Arts and Culture Bad, Creativity Good

Last week I attended the Arts Midwest conference in Kansas City, MO. From what I saw of the city, it can still lay claim to the appellation, “Paris of the Plains.” The Helzberg Hall at the Kauffman Center left most attendees amazed and a little green with envy.

I ended up staying at the gorgeous Hotel Phillips which I was excited to learn has its own artist in residence.

Building Public Will For Arts and Culture

The conference session that unexpectedly grabbed my attention was Arts Midwest President David Fraher’s session on Building Public Will for Arts and Culture where he presented the results of the research findings on the subject.

If nothing else, the session reconfirmed the value of attending live performance over recorded because Fraher provided a good deal of insight and nuance that doesn’t come through when reading the report.

Essentially, building public will for arts and culture involves something of a reversal of the current focus in favor of grassroots efforts. As an example of what is envisioned being needed, Fraher and the report cite the way smoking bans emerged.

The Surgeon General never changed the advertising message that smoking and second hand smoke was bad for you, it was a grassroots desire not to have one’s health impacted by second hand smoke that brought about the change in laws. From the research results report:

For years, those seeking to reduce the incidence of smoking found themselves stymied. Facts and data about the harmful effects of smoking had motivated some to quit, but had failed to create fundamental change in social norms, systems, and policies. The facts were compelling, but they were overpowered by opponents who framed the issue in the context of individual freedom (i.e., “I have the right to smoke if I want to; I’m not hurting anybody.”).

Even the growing body of evidence around second-hand smoke had difficulty finding fertile ground until advocates realized they could reframe the same core argument to their own advantage (i.e., “I have the right to be protected from exposure to smoke.”). Co-opting the individual freedom value—backed by facts and data—allowed the sustainable changes in policies and systems that we experience today.

Fraher noted that currently, the arts and culture community generally put their effort into effecting one time change vis-a-vis staving off government policy decisions rather than long term, enduring change.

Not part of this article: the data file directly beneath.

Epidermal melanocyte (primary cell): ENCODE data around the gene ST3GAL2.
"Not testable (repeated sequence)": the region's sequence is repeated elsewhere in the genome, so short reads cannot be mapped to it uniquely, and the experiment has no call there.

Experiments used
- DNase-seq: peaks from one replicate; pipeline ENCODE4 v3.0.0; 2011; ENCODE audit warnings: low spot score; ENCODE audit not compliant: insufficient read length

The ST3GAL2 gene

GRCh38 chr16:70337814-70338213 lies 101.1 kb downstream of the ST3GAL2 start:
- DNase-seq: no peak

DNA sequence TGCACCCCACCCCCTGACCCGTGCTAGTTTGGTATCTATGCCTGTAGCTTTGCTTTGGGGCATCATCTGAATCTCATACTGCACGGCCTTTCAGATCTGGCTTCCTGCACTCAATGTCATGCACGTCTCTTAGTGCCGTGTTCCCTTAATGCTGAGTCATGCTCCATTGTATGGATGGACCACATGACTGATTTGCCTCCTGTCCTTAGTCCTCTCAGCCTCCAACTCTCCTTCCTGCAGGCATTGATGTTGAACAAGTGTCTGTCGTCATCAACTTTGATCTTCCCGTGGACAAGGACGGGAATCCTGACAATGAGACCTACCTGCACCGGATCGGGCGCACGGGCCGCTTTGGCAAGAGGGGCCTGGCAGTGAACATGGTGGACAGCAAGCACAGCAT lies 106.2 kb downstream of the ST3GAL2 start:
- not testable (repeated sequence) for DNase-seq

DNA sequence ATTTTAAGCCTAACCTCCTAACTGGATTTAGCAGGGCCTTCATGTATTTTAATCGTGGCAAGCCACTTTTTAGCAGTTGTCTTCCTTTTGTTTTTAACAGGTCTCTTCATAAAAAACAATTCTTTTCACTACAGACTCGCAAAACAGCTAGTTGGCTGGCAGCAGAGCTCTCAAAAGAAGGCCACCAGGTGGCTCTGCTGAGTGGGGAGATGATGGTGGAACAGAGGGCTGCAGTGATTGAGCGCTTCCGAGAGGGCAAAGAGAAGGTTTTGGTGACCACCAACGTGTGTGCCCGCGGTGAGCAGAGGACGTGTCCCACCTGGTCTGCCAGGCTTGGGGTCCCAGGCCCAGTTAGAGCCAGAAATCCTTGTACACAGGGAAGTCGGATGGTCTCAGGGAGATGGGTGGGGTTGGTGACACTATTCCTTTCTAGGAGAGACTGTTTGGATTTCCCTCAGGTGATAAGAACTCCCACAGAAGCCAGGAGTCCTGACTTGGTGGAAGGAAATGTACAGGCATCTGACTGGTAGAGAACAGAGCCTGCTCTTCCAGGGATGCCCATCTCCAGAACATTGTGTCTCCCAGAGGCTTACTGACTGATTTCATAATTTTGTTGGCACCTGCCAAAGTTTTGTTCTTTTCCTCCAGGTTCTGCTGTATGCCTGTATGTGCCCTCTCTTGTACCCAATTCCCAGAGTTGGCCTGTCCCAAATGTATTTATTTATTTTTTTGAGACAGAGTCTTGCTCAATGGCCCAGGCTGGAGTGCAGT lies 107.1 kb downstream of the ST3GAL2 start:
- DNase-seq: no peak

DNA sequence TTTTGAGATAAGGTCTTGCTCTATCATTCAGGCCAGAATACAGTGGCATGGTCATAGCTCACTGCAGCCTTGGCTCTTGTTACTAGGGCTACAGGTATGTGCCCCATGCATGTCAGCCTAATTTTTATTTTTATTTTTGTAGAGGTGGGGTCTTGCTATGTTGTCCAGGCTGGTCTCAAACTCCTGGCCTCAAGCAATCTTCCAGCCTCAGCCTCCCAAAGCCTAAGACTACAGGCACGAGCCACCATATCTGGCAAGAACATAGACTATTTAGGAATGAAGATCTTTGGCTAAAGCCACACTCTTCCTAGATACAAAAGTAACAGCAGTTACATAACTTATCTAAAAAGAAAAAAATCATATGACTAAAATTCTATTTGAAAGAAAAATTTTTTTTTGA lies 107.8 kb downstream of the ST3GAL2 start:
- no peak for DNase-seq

When you want to effect immediate change, you put 80% effort into advertising and 20% into grassroots. To effect long lasting change, it is reversed. 80% effort goes toward grassroots effort and 20% effort into advertising. Engaging in the latter course they are advocating will therefore require a shift of mindset and priorities in the arts and culture community.

One of the central precepts in this effort is a focus on community values. This means asking what do the arts have that align with community values rather than focusing on what the arts value and looking at what the community has that aligns with them.

Arts and Culture Are Poison

Among the findings that caused the biggest reaction in the conference session was that the term “arts and culture” is poison and turns people off, keeping them from entering the conversation. The perception is Art is something someone else does. Something to be watched passively that is inaccessible and intimidating. The search found that “creative expression” has a more positive association that opens the door to a conversation that eventually ends up at a discussion of art.

While they don’t suggest scrubbing every mention of art and culture from your conversations and literature, they do say it may be some years before the terminology trends back to a positive association.

People feel that creativity is part of who they are. They may not call themselves creative, but once they start to talk about what they do, they will admit they engage in creative expression. Even if people don’t feel they are creative, they apparently have an easier time envisioning themselves capable of creative expression than envisioning themselves creating art. (Again, the idea that art is something other people do.)

Another term that turned people off was “diversity.” It is better to promote an event as providing an authentic experience rather than providing/promoting cultural diversity.

Personal Health, Not the Economy